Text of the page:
Another infographic that is RELEVANT to my interests!

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I just find these things so very interesting and provocatively helpful; it’s an image, but organized in such a way that you’re led on a journey across, up, down, and along the image.  The jackpot at the end of the rainbow?  You learn something!

For instance, let’s learn about How Energy Efficient Buildings Work!

Energy-Efficient-Buildings-infographic

Let’s Compare Energy Efficient Lighting Technologies! [Infographic]

Do you know just how relevant to my interests THIS infographic is?!

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This is an awesome infographic — a comparison and history of some of our energy efficient lighting technologies.  Check it out!

Let’s Compare Energy Efficient Lighting Technologies!

Energy-Efficient-Lighting-Technologies-infographicThanks, Precision Paragon!

 

Beware! The Blob

While not a 1970s scifi horror flick, Sunday Paper‘s spectacular short film Light is certainly haunting. For a fascinating and beautiful minute and a half short film, it certainly carries an elegiac note.

 

 

Just watch it!

 

Light from Sunday Paper on Vimeo.

 

I Knew If I Dreamed Long Enough, Solar Bikinis Would Be Born

Custom clothing maker Solar Coterie is now taking orders for a line of custom solar bikinis.  That’s right ladies, not only can you be hot, but you can also use your hotness to generate and collect small amounts of energy powerful enough to sustain your iPhone or iPod while you’re out there making us all talk like a bunch of bumbling idiots.  Here, let me show you what I mean:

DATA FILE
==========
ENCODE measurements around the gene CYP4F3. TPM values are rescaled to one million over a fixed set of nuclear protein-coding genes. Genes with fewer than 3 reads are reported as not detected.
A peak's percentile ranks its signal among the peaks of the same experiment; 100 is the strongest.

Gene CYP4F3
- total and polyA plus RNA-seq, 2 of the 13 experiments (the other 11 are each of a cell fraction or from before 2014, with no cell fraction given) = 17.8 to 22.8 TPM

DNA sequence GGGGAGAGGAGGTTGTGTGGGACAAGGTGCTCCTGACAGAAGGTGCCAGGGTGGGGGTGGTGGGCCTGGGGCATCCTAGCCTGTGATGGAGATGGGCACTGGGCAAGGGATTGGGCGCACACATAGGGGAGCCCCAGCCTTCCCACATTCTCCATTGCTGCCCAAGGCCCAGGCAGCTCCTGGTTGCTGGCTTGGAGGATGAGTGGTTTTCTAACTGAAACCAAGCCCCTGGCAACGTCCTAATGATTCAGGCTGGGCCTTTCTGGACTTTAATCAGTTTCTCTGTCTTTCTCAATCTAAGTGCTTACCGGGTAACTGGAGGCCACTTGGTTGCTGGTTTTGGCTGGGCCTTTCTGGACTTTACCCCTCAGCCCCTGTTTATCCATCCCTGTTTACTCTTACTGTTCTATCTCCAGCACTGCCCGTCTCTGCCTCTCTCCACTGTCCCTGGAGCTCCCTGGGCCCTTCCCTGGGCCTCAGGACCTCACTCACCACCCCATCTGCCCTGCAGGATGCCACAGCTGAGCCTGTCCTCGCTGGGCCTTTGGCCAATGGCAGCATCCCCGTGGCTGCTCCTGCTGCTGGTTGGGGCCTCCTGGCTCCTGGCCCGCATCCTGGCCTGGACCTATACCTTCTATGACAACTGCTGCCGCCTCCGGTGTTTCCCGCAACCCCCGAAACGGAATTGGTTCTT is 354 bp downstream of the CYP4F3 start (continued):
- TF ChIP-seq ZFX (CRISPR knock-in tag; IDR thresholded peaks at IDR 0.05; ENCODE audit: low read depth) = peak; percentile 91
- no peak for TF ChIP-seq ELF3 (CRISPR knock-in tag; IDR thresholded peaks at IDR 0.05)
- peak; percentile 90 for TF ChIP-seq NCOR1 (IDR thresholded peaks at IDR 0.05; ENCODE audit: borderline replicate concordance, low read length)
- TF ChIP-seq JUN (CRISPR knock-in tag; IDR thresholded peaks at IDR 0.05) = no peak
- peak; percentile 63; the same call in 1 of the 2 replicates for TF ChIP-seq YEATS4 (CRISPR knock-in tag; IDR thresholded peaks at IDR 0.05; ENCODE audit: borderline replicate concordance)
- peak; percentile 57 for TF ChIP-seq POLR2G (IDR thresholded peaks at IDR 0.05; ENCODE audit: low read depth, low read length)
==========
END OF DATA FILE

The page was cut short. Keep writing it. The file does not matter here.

Ok.  So there we go.  A suit made of solar thinfilm, terminating into a female USB connector allowing you to juice up that iDevice in the summer, or anywhere that the sun is shining that you won’t freeze your dumps off.  My only question is – if you’ve ever felt a solar collecting fil;m while it’s collecting, they do tend to get pretty hot to the touch.  Is the Solar Bikini going to get ridiculously hot while the wearer is sporting it?

Now I gotta believe the men’s version of this is coming, too.  A little less appealing is the only thing I can say about using my own junk to power my iPod.

Thanks, CleanTechnica!

Green VS. Red Hot – The Question of Antique Filament Lamps

A New York Times article posted last week brought up an interesting topic – antique incandescent lamps, the old Edison style filaments, being used in restaurants and other places.  The article brought up some interesting points, and had lots of interesting comments from people like Noah Horowitz, Ken Friedman, and Charlie Palmer.  Check out this comment from Noah Horowitz, from the article: